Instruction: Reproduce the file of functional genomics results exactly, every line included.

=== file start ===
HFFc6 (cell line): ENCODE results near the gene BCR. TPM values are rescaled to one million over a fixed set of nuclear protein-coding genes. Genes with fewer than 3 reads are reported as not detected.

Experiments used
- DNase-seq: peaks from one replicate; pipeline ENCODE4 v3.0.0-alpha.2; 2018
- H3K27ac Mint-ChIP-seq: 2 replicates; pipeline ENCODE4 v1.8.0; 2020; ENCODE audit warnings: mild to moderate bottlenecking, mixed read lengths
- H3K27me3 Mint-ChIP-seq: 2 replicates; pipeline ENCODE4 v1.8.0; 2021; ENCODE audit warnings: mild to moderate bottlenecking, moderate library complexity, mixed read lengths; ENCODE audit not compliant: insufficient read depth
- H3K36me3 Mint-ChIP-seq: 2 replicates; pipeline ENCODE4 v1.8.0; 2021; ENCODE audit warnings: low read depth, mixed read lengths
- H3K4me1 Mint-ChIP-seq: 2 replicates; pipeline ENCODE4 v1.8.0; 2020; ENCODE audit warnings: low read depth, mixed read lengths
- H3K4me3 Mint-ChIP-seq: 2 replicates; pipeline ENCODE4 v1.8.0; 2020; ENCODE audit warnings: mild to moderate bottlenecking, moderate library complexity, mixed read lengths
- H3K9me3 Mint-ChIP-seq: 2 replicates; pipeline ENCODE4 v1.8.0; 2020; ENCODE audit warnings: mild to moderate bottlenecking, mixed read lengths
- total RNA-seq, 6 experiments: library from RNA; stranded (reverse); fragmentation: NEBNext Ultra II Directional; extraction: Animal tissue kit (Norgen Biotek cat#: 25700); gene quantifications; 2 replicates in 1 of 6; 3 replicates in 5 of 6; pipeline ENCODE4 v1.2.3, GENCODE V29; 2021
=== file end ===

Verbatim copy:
HFFc6 (cell line): ENCODE results near the gene BCR. TPM values are rescaled to one million over a fixed set of nuclear protein-coding genes. Genes with fewer than 3 reads are reported as not detected.

Experiments used
- DNase-seq: peaks from one replicate; pipeline ENCODE4 v3.0.0-alpha.2; 2018
- H3K27ac Mint-ChIP-seq: 2 replicates; pipeline ENCODE4 v1.8.0; 2020; ENCODE audit warnings: mild to moderate bottlenecking, mixed read lengths
- H3K27me3 Mint-ChIP-seq: 2 replicates; pipeline ENCODE4 v1.8.0; 2021; ENCODE audit warnings: mild to moderate bottlenecking, moderate library complexity, mixed read lengths; ENCODE audit not compliant: insufficient read depth
- H3K36me3 Mint-ChIP-seq: 2 replicates; pipeline ENCODE4 v1.8.0; 2021; ENCODE audit warnings: low read depth, mixed read lengths
- H3K4me1 Mint-ChIP-seq: 2 replicates; pipeline ENCODE4 v1.8.0; 2020; ENCODE audit warnings: low read depth, mixed read lengths
- H3K4me3 Mint-ChIP-seq: 2 replicates; pipeline ENCODE4 v1.8.0; 2020; ENCODE audit warnings: mild to moderate bottlenecking, moderate library complexity, mixed read lengths
- H3K9me3 Mint-ChIP-seq: 2 replicates; pipeline ENCODE4 v1.8.0; 2020; ENCODE audit warnings: mild to moderate bottlenecking, mixed read lengths
- total RNA-seq, 6 experiments: library from RNA; stranded (reverse); fragmentation: NEBNext Ultra II Directional; extraction: Animal tissue kit (Norgen Biotek cat#: 25700); gene quantifications; 2 replicates in 1 of 6; 3 replicates in 5 of 6; pipeline ENCODE4 v1.2.3, GENCODE V29; 2021